FDA Approves First Cannabis-Based Medication to Treat Epilepsy
On Monday, the US Food and Drug Administration approved a cannabis-derived medication used to treat certain forms of epilepsy. The drug, Epidiolex, is made from cannabidiol (CBD) and contains no THC. This is the first time the FDA has approved a cannabis-based medication.
The FDA approved Epidiolex to treat two rare forms of epilepsy, Lennox-Gastaut syndrome and Dravet syndrome. Lennox-Gastaut syndrome causes multiple types of seizures that begin in early childhood, usually between the ages of 3 and 5. Dravet syndrome causes seizures due to a rare genetic dysfunction of the brain. The medication is approved to be administered to patients 2 and older twice daily as an oral solution.
“Today’s announcement gives individuals with Lennox-Gastaut Syndrome and their families much-needed hope,” said LGS Foundation Executive Director Christina SanInocencio.
Dravet Syndrome Foundation Executive Director Mary Anne Meskis agreed with SanInocencio.
“We are very pleased to see the approval of Epidiolex for Dravet and Lennox-Gastaut syndromes. While each of our disorders are different in terms of etiology, both of our communities suffer from intractable seizures, an increased risk of mortality and many devastating co-morbid conditions that significantly affect quality of life.”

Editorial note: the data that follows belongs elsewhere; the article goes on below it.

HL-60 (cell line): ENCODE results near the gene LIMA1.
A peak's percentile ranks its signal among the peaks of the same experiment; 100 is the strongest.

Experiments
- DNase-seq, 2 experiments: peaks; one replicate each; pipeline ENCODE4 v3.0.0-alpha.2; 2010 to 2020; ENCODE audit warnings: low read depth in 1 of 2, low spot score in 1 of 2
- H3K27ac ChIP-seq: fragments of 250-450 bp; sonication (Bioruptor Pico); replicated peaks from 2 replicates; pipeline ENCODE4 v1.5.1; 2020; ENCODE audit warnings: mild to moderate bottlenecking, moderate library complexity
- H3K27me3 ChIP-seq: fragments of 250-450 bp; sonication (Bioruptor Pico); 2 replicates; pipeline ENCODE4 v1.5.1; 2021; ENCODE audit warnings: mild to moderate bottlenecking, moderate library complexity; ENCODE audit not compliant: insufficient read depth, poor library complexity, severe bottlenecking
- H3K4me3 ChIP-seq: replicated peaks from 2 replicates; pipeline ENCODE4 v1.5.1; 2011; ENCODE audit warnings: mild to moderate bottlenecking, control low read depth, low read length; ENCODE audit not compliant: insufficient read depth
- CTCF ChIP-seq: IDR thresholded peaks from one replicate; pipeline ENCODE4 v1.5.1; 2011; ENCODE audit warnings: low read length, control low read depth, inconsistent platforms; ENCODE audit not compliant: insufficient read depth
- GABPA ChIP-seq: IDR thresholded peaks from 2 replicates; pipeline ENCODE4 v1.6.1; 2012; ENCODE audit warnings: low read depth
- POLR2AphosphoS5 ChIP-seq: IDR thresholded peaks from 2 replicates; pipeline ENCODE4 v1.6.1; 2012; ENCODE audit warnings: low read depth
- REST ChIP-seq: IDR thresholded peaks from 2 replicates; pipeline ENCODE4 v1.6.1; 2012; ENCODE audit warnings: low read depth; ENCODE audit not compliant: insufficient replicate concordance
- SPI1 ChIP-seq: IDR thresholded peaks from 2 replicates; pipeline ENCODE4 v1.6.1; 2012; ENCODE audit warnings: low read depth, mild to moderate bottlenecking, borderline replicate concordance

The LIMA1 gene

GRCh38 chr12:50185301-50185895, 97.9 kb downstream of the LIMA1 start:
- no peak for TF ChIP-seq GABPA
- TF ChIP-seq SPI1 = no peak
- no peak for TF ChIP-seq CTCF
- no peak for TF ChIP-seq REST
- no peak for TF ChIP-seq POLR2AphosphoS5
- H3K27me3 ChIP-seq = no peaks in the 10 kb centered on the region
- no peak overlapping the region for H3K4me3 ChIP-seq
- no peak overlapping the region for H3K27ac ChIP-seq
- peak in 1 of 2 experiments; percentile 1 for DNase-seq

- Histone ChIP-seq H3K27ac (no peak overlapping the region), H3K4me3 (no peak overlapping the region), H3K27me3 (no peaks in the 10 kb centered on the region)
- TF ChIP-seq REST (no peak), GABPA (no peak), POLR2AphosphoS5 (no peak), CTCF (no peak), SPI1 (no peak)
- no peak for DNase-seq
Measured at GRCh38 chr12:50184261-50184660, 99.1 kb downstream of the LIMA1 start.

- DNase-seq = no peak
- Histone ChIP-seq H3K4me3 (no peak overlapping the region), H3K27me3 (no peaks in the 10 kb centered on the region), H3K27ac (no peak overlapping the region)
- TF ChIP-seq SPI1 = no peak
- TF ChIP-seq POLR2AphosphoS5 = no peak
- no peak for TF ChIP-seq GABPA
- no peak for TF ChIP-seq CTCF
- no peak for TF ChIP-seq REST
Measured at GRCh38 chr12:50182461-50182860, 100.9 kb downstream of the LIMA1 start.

CBD can be found in both hemp and marijuana, and unlike other cannabinoids, like THC, CBD has no psychoactive effects. Cannabis, including CBD, is still considered a Schedule I drug under US law.
In a statement Monday, FDA Commissioner Dr. Scott Gottlieb said, “This is an important medical advance. Because of the adequate and well-controlled clinical studies that supported this approval, prescribers can have confidence in the drug’s uniform strength and consistent delivery.”
“This approval serves as a reminder that advancing sound development programs that properly evaluate active ingredients contained in marijuana can lead to important medical therapies,”
Epidiolex was developed by UK-based GW Pharmaceuticals, who also manufacture Sativex, another cannabis-based medication used to treat muscle stiffness and spasms associated with multiple sclerosis.